Friday, July 19, 2013


I have said before that time doesn't heal, but maybe places do.  Being away for almost three weeks unexpectedly gave me a respite from waking up in pain.  It's not that I was happy, but the pain I felt was mostly dulled.  Maybe because I had only happy memories of my son there as a child.  Maybe I didn't feel his absence, because he hadn't been there in years anyway.  I don't know.  But, as I came back I was acutely aware that there is no reason for me to come back here, no one to come back to.

I also went to a place where I thought I could scatter his ashes.  He had talked of the mystery of our mountains and how he felt tied to that land.  It is a beautiful and spiritual place, with seven lakes at the summit of a mountain, where people gather in mid-summer to dance.  The top two lakes, which I couldn't reach, because the weather turned to rain and fog are named the Eye and the Tear.  The Tear is the highest one.  I thought I would lay him down there, and I would go into the Eye one day.  But, I don't know now.  He didn't seem to belong there, in calm waters.  It is the sea that must take him, because it rages and covers the world.  I will go back to the place he liked, the one that claimed him and see if he belongs there.

Saturday, June 22, 2013

grief doesn't cover it

I'm supposed to be bereaved and going through grief. I know what that is like and this is so much more.  I wake up every morning with a hole in my center.  I wake up in pain.  I know that I'm a failure from that first moment of the day.  Because I created something beautiful and it couldn't thrive.  Every decision I made was wrong.  It's different when disease or pure accident takes someone.  It's still unfair.  There is still enough blame to go around, but this is different.  This is failure at the core.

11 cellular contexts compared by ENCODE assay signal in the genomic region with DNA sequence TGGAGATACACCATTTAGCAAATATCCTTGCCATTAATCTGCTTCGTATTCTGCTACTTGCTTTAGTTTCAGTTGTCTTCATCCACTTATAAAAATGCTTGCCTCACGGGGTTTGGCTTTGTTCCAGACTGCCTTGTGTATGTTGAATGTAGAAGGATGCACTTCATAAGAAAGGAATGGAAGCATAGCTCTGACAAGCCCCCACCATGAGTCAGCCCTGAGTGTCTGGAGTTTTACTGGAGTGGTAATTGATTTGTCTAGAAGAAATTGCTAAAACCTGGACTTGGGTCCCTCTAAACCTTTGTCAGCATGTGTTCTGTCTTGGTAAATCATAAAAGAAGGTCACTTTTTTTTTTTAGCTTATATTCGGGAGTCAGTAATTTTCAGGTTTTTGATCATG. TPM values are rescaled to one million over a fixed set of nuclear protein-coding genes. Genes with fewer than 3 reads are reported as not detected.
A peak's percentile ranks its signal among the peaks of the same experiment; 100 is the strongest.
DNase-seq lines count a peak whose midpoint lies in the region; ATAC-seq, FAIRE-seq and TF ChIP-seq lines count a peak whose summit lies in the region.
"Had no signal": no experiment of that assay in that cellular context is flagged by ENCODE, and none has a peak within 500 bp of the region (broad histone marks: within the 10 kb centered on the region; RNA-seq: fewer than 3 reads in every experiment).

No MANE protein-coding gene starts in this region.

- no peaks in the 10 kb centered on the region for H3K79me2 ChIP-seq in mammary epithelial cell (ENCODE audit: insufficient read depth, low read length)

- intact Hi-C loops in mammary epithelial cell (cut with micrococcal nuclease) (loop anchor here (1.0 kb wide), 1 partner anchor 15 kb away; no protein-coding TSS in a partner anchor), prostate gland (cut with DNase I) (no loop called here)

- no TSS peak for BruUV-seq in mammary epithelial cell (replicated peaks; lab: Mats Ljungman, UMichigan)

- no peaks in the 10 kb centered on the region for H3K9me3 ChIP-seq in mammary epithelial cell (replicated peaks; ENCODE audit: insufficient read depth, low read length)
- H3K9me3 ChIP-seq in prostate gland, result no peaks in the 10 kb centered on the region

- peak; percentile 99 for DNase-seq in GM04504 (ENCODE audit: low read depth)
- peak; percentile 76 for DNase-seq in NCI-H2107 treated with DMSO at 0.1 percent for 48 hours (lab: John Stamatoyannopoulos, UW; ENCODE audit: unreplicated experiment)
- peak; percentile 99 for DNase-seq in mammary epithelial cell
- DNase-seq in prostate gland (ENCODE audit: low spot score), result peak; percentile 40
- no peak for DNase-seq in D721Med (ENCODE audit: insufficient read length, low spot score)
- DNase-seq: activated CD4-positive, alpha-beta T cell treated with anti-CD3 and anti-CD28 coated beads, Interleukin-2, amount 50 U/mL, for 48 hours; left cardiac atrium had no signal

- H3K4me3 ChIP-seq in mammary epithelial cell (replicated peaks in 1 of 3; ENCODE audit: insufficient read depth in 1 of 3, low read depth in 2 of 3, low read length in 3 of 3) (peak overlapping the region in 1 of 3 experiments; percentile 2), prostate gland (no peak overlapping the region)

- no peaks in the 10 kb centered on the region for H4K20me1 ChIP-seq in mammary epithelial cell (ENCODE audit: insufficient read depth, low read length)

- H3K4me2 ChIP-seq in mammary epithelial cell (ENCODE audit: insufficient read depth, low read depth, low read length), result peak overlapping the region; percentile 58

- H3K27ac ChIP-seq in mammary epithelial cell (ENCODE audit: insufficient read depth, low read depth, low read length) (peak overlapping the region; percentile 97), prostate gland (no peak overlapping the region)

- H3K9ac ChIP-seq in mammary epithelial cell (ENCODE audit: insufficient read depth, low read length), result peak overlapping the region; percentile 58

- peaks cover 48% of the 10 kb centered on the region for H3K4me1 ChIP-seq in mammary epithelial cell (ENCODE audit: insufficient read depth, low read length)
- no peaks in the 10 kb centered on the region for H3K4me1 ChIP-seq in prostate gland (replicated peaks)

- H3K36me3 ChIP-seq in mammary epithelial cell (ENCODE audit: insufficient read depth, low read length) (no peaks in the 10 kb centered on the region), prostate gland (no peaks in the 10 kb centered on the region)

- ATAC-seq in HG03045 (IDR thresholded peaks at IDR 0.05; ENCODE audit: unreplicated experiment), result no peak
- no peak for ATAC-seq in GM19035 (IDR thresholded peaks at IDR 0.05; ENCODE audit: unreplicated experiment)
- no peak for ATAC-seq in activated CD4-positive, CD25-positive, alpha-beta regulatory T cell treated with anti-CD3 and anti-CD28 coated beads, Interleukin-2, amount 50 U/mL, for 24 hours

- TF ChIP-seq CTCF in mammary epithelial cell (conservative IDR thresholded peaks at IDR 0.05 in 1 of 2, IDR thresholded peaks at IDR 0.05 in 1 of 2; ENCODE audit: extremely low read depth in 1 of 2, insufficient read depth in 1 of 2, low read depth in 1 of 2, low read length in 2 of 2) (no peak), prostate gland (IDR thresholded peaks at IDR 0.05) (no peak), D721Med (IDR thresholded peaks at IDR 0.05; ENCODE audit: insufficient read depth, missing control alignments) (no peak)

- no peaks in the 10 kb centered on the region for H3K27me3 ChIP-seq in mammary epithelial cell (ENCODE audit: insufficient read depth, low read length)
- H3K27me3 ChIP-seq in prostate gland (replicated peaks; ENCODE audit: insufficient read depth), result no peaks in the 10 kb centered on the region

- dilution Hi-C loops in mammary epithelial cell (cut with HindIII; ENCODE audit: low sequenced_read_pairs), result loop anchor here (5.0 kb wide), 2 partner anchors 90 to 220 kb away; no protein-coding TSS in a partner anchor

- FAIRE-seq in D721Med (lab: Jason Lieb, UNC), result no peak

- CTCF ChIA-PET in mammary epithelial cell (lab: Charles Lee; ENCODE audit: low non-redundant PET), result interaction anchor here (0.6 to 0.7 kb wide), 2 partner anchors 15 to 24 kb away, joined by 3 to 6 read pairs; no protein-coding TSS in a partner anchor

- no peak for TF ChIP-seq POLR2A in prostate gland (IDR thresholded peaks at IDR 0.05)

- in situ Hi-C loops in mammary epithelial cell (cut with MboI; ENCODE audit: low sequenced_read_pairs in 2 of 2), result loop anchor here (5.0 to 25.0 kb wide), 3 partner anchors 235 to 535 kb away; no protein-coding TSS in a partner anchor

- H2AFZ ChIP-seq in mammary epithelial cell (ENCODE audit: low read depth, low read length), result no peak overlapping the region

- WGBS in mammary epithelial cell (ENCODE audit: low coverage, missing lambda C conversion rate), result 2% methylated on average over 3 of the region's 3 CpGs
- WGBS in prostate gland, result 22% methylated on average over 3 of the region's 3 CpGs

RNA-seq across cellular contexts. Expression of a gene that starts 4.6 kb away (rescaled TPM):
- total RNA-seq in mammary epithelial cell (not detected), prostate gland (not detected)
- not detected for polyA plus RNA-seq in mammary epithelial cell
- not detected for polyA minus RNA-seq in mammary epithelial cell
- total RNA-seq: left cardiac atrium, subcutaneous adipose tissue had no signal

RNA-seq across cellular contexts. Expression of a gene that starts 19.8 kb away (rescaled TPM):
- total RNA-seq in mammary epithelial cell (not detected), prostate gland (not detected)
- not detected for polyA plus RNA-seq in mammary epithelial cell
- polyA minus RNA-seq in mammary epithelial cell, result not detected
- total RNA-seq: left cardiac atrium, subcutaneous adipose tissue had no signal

Monday, June 10, 2013

no solution

"Her life has no solution.  It is like a crime that cannot be undone."
~ James Salter, A Sport and a Pastime

Sunday, June 9, 2013

his last email

I must have seen it before, but today I looked it up and saw that it was to someone he had recently met, giving him links on advice for a Paleo diet.  He sent it while he was waiting for his girl to respond to his text, but she had fallen asleep.

As much as I sometimes think it was inevitable, this reminds me of how stupidly accidental his death was.  A chemical quirk.  His last text was "Did you fall asleep?"

I cried today.  It's getting too hard.  My pains last night wouldn't go away after the spasm subsided, my stomach continued to hurt.  I miss him so much that nothing else is worth it.  Not that there is anything else.

Saturday, June 1, 2013